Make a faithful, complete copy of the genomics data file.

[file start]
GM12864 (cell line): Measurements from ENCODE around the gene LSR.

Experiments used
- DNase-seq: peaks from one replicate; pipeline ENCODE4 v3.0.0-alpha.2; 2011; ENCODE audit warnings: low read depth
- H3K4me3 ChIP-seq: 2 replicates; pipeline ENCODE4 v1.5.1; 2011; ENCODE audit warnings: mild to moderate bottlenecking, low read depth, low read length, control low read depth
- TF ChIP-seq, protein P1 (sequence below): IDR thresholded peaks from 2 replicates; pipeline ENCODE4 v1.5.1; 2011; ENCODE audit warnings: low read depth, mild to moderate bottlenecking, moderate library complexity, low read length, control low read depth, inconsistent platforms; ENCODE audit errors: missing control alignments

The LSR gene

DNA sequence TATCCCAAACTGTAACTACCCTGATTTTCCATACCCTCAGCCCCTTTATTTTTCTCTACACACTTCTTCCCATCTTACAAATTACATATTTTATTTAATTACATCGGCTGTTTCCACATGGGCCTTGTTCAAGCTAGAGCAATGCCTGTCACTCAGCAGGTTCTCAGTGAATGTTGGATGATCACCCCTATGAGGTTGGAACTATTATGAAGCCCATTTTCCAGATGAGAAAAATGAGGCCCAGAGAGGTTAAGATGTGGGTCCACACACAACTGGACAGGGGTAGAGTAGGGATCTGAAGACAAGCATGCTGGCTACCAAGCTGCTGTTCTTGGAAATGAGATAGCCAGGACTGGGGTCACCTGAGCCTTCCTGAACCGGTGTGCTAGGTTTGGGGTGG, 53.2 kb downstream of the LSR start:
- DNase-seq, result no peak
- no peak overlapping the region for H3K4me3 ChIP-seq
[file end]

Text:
GM12864 (cell line): Measurements from ENCODE around the gene LSR.

Experiments used
- DNase-seq: peaks from one replicate; pipeline ENCODE4 v3.0.0-alpha.2; 2011; ENCODE audit warnings: low read depth
- H3K4me3 ChIP-seq: 2 replicates; pipeline ENCODE4 v1.5.1; 2011; ENCODE audit warnings: mild to moderate bottlenecking, low read depth, low read length, control low read depth
- TF ChIP-seq, protein P1 (sequence below): IDR thresholded peaks from 2 replicates; pipeline ENCODE4 v1.5.1; 2011; ENCODE audit warnings: low read depth, mild to moderate bottlenecking, moderate library complexity, low read length, control low read depth, inconsistent platforms; ENCODE audit errors: missing control alignments

The LSR gene

DNA sequence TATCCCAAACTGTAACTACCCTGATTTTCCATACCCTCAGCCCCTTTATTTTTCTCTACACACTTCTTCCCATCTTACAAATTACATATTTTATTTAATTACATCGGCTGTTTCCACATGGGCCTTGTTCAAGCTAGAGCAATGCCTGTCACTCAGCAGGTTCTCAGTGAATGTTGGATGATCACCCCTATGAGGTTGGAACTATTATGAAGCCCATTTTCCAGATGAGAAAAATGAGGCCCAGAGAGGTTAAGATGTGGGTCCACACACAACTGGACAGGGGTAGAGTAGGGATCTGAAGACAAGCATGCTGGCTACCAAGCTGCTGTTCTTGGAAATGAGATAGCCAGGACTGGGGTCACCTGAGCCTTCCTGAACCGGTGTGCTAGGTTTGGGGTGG, 53.2 kb downstream of the LSR start:
- DNase-seq, result no peak
- no peak overlapping the region for H3K4me3 ChIP-seq